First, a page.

Aggregate fringe benefits amount. The aggregate fringe benefits amount is the total value of all fringe benefits provided by an employer for the year (before "gross-up", as described below).

FBT rate. The rate of FBT is 46.5 %   for 2008/09. However, it is applied to the "fringe benefits taxable amount " (sometimes referred to as the "grossed-up taxable value"), not the basic "taxable value ".

Fringe benefits taxable amount . The fringe benefits taxable amount attributable to a particular fringe benefit is the taxable value of the benefit grossed up to equate it to a pre-tax salary equivalent (assuming the highest marginal rate of tax, including Medicare levy).

The fringe benefits taxable amount attributable to a particular fringe benefit is:

· the taxable value times 2.0647 (rounded) for Type 1 benefits ( ie those on which GST credits are available to the provider)

· the taxable value times 1.8692 (rounded) for Type 2 benefits ( ie those on which GST has not been paid, or GST credits are not available to the provider).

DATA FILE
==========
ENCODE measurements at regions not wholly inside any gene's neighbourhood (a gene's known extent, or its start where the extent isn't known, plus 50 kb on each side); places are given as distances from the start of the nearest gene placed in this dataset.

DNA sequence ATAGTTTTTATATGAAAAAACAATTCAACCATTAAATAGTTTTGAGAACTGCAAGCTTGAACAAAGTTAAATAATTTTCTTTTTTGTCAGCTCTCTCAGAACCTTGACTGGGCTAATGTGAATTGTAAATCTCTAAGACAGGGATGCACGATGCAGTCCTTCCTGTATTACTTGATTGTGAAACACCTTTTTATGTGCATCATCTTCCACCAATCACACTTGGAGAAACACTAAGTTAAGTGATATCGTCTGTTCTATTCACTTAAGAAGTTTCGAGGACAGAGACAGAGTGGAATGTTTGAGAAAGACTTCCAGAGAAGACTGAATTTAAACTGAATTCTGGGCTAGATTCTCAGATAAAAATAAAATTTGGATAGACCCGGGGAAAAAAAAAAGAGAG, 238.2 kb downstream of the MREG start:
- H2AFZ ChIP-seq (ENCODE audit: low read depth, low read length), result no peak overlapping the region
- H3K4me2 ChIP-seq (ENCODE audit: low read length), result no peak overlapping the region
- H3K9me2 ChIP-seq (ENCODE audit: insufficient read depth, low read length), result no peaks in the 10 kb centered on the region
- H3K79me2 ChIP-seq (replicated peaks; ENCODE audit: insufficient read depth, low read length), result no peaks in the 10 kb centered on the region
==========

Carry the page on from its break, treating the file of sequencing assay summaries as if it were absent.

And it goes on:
GST rate. The rate of goods and services tax payable under the GST legislation, currently 10%.

Taxable value. Conceptually, the taxable value of a fringe benefit is the value of a benefit to the employee. However, there are detailed valuation rules depending on the type of benefit. Some of these rules, eg for car benefits and airline transport benefits result in a relatively low valuation compared to retail market value. The term "taxable value" is a little confusing, because the tax rate is actually applied to the "fringe benefits taxable amount ", which is approximately double the "taxable value".